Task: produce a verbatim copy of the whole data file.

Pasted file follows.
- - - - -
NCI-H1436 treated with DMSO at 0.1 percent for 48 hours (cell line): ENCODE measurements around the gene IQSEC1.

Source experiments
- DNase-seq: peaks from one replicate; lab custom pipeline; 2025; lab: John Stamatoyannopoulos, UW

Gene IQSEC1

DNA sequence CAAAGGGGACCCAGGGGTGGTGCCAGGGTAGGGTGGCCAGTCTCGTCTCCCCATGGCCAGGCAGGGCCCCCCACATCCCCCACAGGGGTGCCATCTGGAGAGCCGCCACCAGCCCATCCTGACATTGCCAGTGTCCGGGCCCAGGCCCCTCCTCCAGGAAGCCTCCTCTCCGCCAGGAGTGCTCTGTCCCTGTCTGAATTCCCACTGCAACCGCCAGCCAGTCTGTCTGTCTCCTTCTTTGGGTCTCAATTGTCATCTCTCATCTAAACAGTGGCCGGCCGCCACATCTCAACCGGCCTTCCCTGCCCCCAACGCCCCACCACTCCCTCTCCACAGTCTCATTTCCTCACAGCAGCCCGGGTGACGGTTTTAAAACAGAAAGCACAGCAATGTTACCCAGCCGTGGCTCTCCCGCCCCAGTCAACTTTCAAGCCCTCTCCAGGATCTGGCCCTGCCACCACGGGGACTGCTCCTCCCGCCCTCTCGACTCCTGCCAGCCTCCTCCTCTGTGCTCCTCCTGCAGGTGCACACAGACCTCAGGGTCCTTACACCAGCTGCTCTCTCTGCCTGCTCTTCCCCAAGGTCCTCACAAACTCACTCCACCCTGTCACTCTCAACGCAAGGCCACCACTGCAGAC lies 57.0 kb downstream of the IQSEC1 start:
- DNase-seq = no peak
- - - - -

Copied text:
NCI-H1436 treated with DMSO at 0.1 percent for 48 hours (cell line): ENCODE measurements around the gene IQSEC1.

Source experiments
- DNase-seq: peaks from one replicate; lab custom pipeline; 2025; lab: John Stamatoyannopoulos, UW

Gene IQSEC1

DNA sequence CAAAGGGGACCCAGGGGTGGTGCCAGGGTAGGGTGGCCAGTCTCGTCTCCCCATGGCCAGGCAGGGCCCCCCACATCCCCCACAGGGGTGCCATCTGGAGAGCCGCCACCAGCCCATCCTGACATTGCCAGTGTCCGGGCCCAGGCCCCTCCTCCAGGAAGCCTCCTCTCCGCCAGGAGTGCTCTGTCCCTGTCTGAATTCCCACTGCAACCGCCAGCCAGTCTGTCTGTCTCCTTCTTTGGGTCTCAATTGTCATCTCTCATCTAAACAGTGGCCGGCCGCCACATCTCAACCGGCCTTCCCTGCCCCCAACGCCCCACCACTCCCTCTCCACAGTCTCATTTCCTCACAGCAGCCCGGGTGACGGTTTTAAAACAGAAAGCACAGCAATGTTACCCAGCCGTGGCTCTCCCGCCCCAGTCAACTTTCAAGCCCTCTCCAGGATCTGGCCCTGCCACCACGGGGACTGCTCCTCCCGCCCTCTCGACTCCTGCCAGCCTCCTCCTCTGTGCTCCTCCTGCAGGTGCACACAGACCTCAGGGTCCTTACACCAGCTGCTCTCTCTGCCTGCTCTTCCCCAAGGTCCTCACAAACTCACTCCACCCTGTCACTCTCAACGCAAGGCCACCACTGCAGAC lies 57.0 kb downstream of the IQSEC1 start:
- DNase-seq = no peak